top of page
  • Writer's pictureWE Care Coalition

Co-Prescription of Opioid Reduces Overdose Deaths, Supports Patient Safety, and Will Save Money

Drug overdose is the leading cause of accidental death in the United States, with opioids as the most common. Public health measures in Colorado are needed requiring patient education on the risks of opioids and to offer a co-prescription of an opioid antagonist (such as naloxone) that temporarily counteracts an overdose.

Opioids by the Numbers

Too often, an opioid antagonist is not in the right hands at the right time. Co-prescription ensures an opioid antagonist is easily accessible for those at risk of overdose.

Across the country, 47,000 people died in 2017 from opioid overdoses. Of that, 36% of deaths came from prescription opioid overdoses.

The state of Colorado is in an opioid crisis.

  • In 2017, there were 578 overdose deaths involving opioids in Colorado, and the number of deaths from prescription opioids (300) was higher than the number of deaths from heroin (224).

  • According to the Colorado Department of Public Health and Environment, between August, 2017, and August, 2018, there were 3,257,447 opioid prescriptions issued in Colorado State Efforts to Stop the Opioid Crisis

Opioid ovedose can happen anytime, to anyone in any community. Construction workers recovering from an on the job accident. Nurses lifting patients into bed. The weekend warrior who gets a running injury. People hurt in car accidents. Not a single segment of society is immune from the dangers of opioid overdose.

States have begun to deal with this public health crisis by passing co-prescription legislation because the timely administration of an opioid antagonist may reverse accidental overdoses. When states pass laws increasing access to an opioid antagonist, there is a 9% to 11% reduction in opioid deaths.

States with Co-Prescription Laws or Regulations: Ohio, Virginia, Vermont, New Mexico, Rhode Island, Arizona, Florida, Tennessee, Washington and California.

Cost Savings from Co-Prescription

The CDC currently estimates more than 1,000 emergency department visits daily related to the misuse

of opioids. A landmark observational study in safety settings found those who were co-prescribed an opioid antagonist had 63% fewer emergency department visits after one year. Co-prescribing an opioid antagonist may save resources by reducing emergency room visits and thereby potentially lowering some of the burdensome healthcare costs of the opioid epidemic.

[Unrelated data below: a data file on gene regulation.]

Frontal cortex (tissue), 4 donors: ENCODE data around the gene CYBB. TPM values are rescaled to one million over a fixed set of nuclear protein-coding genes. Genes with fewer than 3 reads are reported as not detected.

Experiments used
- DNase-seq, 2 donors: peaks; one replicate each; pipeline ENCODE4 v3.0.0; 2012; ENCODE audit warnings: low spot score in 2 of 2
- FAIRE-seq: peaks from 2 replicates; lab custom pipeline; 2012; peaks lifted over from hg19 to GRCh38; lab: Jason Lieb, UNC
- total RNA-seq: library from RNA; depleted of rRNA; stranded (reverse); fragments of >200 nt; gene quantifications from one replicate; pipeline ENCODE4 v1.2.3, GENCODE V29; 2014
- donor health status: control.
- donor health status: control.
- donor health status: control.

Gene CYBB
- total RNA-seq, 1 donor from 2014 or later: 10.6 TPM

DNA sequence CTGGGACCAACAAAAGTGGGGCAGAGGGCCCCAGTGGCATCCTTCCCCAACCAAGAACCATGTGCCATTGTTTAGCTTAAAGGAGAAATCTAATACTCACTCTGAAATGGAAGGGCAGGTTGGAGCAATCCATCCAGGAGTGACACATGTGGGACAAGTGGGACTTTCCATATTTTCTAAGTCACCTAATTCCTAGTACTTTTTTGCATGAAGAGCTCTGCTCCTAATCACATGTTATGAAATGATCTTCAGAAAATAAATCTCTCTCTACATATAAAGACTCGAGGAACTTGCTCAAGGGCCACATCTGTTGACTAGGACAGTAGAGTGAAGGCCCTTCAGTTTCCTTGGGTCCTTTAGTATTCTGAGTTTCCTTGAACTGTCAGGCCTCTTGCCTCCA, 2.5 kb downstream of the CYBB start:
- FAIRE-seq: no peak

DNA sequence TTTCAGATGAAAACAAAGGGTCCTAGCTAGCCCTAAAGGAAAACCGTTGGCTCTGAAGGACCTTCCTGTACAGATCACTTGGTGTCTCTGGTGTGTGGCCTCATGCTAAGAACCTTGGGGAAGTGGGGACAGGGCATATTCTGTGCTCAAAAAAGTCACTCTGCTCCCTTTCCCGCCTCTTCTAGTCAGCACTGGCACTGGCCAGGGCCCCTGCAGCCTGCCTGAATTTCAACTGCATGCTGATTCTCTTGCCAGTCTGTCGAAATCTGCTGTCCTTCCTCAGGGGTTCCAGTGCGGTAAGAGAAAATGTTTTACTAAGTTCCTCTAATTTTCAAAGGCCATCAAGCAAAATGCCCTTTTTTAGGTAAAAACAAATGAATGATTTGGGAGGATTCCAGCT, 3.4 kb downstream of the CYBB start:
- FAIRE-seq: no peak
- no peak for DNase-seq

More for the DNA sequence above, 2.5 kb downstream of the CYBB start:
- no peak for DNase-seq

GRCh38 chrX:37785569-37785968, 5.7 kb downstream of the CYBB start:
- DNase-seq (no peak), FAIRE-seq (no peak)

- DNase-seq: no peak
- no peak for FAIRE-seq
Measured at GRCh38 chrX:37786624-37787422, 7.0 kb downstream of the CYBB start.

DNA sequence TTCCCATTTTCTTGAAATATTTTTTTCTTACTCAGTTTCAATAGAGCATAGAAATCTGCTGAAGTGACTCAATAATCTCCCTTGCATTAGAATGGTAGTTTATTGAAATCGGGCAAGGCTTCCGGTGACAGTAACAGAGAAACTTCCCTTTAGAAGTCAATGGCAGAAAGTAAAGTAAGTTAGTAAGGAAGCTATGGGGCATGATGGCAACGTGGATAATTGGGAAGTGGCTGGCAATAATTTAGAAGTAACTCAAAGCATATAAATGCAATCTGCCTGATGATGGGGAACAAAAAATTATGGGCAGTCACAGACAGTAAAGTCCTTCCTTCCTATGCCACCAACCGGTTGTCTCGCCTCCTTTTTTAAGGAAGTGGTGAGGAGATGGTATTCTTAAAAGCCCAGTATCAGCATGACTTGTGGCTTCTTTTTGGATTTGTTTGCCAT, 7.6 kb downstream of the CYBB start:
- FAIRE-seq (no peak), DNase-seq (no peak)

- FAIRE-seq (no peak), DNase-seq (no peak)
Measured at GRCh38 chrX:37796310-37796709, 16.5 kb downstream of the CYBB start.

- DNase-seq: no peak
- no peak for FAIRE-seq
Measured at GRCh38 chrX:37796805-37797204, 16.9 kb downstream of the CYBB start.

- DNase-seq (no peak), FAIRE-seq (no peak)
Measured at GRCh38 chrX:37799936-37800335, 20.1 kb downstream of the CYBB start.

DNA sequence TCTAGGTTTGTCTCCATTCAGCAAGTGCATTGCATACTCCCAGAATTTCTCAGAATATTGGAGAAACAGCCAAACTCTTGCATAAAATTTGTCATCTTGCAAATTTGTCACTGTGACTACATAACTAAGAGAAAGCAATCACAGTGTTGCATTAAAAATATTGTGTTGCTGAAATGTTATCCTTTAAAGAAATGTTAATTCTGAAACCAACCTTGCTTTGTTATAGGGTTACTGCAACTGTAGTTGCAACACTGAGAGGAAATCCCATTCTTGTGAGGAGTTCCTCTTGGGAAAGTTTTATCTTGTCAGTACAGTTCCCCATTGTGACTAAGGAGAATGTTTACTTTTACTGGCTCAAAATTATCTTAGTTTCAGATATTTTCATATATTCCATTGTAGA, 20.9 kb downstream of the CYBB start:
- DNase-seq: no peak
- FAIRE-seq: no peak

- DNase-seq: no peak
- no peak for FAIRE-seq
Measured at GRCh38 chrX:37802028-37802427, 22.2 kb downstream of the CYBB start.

Patients who are prescribed a high dose of opioid medication are AT RISK in Colorado. Our coalition seeks to amend current opioid related legislation to ensure that these patients are provided with an opportunity to obtain life-saving opioid reversal medication when they receive a high dose opioid prescription, a high dose prescription in conjunction with other dangerous medications, or in the event a patient is at high-risk of overdose.

Adding this requirement to provide access to the opioid overdose reversal medication will help save lives and reduce the cost of care in Colorado!


1. Schiller, Elizabeth Y. “Opioid Overdose.” StatPearls U.S. National Library of Medicine, 2 Mar. 2019, Accessed October 2019.

2. CDC. Data Overview. Overview of the Drug Overdose Epidemic: Behind the Numbers. Accessed October 2019.

3. CDC. Data Overview. Overview of the Drug Overdose Epidemic: Behind the Numbers. Accessed October 2019

4. National Institute on Drug Abuse. “Colorado Opioid Summary”. NIDA, March, 2019,

5. Colorado Prescription Drug Profile, 2017-2018; Colorado Department of Public Health and Environment

6. AMA Opioid Task Force. “Help Save Lives: Co-Prescribe Naloxone to Patients at Risk of Overdose.” AMA Opioid Task Force, August 2017, Accessed January 2020.

0 views0 comments
bottom of page